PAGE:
[Editor’s note: At home with a sick son today. Plus ça change…. so please accept this article that I ran across in the drafts I’ve been working on…]
There was a bit of a nip in the air when I went for a morning run today. It is a welcome relief from the infernal heat of summer and, with Mrs. E. back at school, the crisp morning had me thinking of college. Not the colleges and universities of today, of course. I live very close to an urban university known for its “artsy-ness”, where multiple piercings, tattoos and hair dyes are the rather depressing uniform of choice of the student population.
No, I was thinking of those halcyon days when students, and their fathers, wore sports coats. And weren’t afraid of a little colour. So here we go with a sophomoric introduction to adding a colour to your kit.
Astaire was associated with his smartly tailored stage identity and became a fashion icon for his top hat, white ties and tails. Off screen, however, he favoured dressing down in sports jackets and slacks – using a tie in place of a belt.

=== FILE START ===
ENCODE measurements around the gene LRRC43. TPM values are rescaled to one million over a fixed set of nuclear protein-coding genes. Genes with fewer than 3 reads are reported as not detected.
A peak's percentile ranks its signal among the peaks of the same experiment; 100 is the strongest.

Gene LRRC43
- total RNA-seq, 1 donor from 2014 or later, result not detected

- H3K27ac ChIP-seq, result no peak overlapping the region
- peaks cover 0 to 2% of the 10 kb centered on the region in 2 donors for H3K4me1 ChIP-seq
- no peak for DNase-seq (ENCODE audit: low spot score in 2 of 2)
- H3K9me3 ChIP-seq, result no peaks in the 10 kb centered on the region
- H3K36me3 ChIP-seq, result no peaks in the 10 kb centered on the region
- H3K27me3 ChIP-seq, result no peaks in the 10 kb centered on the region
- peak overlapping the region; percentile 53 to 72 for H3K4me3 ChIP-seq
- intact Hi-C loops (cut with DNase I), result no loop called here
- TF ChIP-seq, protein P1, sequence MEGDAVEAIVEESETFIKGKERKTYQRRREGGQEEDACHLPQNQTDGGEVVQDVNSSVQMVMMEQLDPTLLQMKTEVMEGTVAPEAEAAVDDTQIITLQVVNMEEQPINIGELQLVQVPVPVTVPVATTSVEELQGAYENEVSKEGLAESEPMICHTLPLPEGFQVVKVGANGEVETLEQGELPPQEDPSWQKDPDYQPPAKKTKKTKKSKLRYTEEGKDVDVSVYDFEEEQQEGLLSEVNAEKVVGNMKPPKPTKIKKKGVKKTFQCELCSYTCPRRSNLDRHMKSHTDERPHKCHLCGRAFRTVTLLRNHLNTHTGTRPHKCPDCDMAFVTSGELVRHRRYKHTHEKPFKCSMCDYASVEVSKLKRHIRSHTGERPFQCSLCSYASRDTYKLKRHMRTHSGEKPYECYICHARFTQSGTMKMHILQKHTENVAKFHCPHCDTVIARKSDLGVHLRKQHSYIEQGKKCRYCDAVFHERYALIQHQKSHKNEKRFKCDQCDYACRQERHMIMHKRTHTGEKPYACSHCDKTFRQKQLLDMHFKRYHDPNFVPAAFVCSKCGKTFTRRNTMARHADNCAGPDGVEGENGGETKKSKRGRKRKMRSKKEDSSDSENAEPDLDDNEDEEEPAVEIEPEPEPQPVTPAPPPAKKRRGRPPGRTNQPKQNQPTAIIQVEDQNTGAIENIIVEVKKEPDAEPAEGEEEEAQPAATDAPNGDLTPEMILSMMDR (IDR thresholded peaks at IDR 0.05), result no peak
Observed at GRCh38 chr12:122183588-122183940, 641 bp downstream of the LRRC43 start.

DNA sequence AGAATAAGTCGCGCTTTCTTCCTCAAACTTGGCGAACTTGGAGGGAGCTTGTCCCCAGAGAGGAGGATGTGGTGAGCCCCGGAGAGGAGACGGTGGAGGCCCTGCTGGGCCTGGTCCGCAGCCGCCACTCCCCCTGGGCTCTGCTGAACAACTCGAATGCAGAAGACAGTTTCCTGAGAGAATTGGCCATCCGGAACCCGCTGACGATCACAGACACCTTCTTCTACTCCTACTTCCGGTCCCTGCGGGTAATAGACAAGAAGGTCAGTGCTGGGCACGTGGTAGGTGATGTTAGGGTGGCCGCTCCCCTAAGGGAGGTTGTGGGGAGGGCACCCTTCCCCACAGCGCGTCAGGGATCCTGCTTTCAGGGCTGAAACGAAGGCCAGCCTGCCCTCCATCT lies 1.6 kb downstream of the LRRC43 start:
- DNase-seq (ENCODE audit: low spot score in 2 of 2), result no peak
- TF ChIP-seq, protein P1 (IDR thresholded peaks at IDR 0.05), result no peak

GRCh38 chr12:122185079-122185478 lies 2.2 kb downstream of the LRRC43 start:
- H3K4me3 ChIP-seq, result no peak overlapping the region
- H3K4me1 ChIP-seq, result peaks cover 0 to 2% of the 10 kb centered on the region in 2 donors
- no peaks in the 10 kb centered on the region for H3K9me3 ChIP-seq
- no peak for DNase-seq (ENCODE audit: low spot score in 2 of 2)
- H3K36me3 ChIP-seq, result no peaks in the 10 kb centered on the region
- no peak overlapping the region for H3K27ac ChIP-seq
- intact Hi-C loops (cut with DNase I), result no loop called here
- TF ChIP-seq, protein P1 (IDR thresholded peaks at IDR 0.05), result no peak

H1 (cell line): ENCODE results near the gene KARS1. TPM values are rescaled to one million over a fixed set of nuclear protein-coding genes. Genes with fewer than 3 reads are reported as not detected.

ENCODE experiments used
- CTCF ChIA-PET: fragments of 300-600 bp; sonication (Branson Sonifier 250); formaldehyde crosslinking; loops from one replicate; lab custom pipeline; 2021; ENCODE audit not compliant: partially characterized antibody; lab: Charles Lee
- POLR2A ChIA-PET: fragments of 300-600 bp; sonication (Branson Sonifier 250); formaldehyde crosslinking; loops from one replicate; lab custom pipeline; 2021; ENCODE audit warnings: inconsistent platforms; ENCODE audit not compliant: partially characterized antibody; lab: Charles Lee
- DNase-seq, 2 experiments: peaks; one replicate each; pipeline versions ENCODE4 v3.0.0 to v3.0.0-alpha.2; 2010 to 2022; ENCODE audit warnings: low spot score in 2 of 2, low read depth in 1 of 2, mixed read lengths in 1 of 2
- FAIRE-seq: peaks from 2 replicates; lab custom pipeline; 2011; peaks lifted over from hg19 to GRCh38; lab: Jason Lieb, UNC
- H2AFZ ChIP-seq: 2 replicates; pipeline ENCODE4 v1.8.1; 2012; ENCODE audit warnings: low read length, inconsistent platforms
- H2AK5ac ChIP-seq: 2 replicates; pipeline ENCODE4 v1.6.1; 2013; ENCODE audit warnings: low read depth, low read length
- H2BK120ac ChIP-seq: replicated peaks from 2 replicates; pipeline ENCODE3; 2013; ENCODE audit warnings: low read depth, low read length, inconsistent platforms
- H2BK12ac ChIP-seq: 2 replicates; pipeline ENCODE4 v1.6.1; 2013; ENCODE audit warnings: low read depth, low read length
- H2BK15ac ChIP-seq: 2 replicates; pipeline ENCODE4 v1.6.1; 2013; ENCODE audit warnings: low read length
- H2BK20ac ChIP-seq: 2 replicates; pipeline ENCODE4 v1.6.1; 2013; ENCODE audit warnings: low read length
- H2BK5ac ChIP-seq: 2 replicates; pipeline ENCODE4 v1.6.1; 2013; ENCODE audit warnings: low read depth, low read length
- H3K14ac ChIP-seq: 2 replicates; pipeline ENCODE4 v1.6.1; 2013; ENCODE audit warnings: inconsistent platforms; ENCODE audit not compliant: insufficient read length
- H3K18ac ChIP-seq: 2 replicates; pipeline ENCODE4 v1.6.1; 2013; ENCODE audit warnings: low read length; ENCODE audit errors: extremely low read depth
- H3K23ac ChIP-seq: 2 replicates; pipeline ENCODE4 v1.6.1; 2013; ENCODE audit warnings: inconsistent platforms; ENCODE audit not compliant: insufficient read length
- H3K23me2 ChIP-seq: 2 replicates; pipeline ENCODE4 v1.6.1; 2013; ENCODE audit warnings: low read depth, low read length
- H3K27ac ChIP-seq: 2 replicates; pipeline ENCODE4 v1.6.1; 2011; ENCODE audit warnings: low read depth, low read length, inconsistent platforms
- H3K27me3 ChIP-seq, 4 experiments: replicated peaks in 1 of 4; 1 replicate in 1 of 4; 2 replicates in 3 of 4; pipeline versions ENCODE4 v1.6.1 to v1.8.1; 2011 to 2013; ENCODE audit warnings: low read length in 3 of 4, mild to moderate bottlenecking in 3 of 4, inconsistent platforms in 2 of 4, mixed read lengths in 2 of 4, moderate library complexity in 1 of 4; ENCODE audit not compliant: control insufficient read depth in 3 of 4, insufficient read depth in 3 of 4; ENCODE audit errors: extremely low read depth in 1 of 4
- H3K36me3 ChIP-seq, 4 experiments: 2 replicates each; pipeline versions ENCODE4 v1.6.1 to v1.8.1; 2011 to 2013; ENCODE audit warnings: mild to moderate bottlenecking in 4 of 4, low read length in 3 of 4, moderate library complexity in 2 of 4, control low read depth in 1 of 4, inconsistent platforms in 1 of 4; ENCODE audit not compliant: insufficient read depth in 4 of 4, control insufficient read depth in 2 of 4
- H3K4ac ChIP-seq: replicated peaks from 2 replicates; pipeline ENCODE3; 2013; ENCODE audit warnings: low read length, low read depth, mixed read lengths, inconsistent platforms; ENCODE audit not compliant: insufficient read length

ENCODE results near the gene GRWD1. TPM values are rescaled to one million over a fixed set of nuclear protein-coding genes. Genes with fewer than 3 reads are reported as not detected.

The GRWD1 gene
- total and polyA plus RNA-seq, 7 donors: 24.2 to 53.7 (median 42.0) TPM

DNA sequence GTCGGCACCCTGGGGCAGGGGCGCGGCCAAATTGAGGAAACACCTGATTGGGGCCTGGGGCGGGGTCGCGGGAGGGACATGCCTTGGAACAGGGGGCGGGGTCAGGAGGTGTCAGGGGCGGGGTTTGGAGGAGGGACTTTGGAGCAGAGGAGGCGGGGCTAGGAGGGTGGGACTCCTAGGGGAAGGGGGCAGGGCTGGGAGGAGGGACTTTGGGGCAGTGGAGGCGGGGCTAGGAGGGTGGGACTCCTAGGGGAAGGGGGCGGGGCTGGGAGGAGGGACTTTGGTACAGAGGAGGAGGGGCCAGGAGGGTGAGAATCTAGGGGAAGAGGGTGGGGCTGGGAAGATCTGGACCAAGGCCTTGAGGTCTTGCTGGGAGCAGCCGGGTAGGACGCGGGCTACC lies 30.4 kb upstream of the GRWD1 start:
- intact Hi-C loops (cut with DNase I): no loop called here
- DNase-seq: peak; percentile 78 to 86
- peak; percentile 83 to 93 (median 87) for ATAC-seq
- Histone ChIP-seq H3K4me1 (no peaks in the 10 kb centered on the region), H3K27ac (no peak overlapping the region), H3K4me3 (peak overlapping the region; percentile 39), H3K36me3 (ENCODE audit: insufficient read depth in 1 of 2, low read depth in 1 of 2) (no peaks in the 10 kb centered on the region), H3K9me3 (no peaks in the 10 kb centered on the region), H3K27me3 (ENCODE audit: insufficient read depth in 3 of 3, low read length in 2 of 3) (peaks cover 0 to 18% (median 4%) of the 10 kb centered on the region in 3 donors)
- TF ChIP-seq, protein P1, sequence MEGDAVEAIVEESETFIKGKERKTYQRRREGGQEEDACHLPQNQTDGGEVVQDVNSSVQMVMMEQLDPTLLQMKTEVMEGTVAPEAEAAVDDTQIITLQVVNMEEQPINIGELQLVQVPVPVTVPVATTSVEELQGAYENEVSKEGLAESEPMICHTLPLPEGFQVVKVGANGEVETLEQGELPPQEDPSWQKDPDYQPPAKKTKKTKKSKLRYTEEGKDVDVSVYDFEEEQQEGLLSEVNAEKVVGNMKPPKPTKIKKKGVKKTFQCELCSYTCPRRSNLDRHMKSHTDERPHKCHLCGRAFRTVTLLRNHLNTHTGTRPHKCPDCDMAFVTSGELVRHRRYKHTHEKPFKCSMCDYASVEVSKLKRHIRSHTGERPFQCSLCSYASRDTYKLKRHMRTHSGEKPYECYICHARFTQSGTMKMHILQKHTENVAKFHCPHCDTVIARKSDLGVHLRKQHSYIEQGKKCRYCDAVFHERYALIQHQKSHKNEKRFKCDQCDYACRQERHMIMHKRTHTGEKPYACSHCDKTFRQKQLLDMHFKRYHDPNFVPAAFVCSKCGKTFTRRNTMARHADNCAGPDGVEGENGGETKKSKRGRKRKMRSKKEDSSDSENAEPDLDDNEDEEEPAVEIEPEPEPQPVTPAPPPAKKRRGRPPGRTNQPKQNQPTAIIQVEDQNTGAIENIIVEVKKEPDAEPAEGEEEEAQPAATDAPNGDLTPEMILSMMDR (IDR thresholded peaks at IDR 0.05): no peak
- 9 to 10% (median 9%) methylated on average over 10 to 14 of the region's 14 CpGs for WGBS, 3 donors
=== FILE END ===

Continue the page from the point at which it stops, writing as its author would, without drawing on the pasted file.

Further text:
As actress Audrey Hepburn said: “He had style. His clothes were always very casual, and terribly, extremely elegant, because he had such taste. Was he good-looking? I think so, because charm is the best looking thing in the world, isn’t it?”
Inspired by the weather (which should warm up to about 70 ºF), that quotation and this post, I decided to change out of my expected charcoal grey trousers into a pair of summer weight chinos — casual, comfortable, colourful. The POW plaid sport coat was another way of adding pattern instead of going with the expected blue blazer, which would have worked beautifully with the ensemble. Counting the yellow and blue patterned pocket square, the green and blue belt, green and blue striped socks, the yellow and blue striped tie and the blue and yellow POW mini plaid spread collar shirt, and the larger POW with blue windowpane sport coat, that makes six patterns and four colours. This is a bit over the top, but choose one or two elements and try it. This is why sports coats and casual clothing were invented: playfulness.